KBR employee gets £2.5m payout by tribunal after being forced out of job after 40 years while battling cancer

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David Barrow, 64, won his claims for unfair dismissal, harassment and unfavourable treatment after he was let go from Kellogg Brown and Root (KBR) a Texas-based engineering and infrastructure company.

In 2017, Barrow began to experience symptoms of cancer, which at the time was undiagnosed. Instead he was put on strong medication for what he thought was a skin condition, Barrow emailed his superiors to let them know about the side effects he was suffering from.

Barrow’s lawyer, Anita Vadgama of Didlaw, said that these particular steroids have been known to impact moods, especially in men.

Barrow, who was head of programme management for KPB’s government services division in the EMEA region, felt he was undervalued amid organisational changes as well as not receiving a payment raise in line with the promotion he received.

On 6 December 2017, Barrow was called into a meeting with HR and told he was unemployed, with no reason given.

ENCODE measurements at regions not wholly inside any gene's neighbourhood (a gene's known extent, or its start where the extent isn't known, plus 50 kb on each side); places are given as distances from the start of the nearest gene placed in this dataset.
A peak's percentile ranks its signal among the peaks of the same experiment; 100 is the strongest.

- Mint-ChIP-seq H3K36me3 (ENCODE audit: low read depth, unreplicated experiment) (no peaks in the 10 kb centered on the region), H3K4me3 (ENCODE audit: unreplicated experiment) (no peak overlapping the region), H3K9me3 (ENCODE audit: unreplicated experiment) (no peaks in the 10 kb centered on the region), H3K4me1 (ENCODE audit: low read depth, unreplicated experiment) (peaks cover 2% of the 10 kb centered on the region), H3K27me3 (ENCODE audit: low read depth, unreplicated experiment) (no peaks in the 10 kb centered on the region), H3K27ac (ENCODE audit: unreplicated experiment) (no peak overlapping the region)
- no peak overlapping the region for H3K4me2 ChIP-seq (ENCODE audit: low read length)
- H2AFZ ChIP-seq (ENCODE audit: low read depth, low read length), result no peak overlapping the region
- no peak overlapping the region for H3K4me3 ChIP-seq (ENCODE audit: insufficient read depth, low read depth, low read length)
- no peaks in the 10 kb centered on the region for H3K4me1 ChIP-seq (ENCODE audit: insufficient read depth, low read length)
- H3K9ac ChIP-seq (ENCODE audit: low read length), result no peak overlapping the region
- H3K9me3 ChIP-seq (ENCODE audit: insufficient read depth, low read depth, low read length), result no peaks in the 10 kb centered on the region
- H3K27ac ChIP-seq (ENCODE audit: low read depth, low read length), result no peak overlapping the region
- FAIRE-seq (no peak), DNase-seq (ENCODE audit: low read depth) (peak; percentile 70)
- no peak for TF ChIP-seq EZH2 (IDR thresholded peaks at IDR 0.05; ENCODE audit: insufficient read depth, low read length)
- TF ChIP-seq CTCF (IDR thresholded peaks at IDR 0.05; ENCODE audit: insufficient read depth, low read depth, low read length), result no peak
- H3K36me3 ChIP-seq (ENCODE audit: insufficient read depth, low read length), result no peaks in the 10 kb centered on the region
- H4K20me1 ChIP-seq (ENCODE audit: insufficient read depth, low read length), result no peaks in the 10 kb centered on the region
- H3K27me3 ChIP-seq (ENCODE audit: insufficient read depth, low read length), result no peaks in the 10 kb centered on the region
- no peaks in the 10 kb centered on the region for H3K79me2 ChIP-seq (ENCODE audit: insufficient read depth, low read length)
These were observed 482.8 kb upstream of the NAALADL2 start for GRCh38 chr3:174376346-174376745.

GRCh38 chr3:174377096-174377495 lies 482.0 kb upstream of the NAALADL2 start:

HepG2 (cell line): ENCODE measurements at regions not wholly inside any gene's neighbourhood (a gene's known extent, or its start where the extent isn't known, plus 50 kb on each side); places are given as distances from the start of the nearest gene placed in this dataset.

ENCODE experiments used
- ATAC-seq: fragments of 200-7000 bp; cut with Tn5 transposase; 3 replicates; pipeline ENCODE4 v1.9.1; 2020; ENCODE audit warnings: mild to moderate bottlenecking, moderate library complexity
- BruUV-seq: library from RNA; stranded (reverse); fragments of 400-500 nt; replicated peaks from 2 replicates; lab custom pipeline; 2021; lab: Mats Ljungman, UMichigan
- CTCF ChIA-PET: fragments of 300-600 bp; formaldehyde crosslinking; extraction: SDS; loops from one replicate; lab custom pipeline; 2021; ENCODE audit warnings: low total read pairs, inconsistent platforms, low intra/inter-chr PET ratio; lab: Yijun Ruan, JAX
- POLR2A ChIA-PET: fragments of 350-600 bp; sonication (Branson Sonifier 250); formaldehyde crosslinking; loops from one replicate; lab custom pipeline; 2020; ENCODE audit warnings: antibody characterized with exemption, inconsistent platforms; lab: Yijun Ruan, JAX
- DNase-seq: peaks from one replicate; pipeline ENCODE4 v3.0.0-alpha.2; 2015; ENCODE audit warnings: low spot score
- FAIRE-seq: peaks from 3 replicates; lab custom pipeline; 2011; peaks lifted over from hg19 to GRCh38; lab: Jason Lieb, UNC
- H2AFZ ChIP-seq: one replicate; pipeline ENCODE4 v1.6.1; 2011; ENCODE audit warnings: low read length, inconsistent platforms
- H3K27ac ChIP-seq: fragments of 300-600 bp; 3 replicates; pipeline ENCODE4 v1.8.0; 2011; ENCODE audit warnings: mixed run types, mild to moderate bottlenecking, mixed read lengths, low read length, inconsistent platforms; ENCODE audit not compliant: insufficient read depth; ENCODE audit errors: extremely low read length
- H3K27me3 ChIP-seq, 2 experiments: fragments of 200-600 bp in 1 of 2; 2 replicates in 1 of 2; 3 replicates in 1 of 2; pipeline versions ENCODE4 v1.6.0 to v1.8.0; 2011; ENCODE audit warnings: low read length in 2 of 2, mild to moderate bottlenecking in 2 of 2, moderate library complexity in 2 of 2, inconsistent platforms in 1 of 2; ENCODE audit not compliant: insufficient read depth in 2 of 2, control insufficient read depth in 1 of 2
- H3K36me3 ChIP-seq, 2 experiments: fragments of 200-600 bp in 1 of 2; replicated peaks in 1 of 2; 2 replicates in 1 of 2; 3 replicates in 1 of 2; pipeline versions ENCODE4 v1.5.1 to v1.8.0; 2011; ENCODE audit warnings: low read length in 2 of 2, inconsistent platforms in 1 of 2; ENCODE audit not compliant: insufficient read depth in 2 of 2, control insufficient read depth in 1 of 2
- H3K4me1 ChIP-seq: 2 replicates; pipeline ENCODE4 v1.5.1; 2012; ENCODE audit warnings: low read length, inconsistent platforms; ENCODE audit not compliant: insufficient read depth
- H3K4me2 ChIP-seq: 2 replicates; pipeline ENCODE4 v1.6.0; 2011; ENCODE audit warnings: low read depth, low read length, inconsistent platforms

The tribunal judges found that Barrow’s boss had decided he wanted to get rid of Barrow “and the only way this could be done quickly was to dress it up as a breakdown in trust and confidence.”

Judge Tony Hyams-Parish said KBR created “an intimidating, hostile, degrading, humiliating or offensive environment” for Barlow.

Psychiatric evidence submitted to the tribunal determined that KBR’s treatment of Barrow had left him with severe depression and anxiety. This had led to him not being able to work for the last three and a half years.

In a blog post on Didlaw’s website, Barrows wrote: “When I joined KBR in 1980 as a graduate trainee, I never imagined my career with the company would end with a claim in the Employment Tribunal”.

“It has been the most traumatic event in my life, even more than being diagnosed with cancer, and I have been deeply scarred by the way I was treated by the company in return for my loyal service and unblemished record.” 

“The Tribunal award finally acknowledges the wrong caused to me by KBR, even though they are yet to show any remorse. I am relieved that it is all finally over and I can start my recovery.”

A KBR spokesperson said: “KBR respects the court’s decision and is committed to conducting its business honestly and with integrity.”

“We remain focused on always evolving our processes – creating a workplace where our employees feel valued and respected, and affirming that we do not tolerate any form of discrimination.”

Source: CityAM

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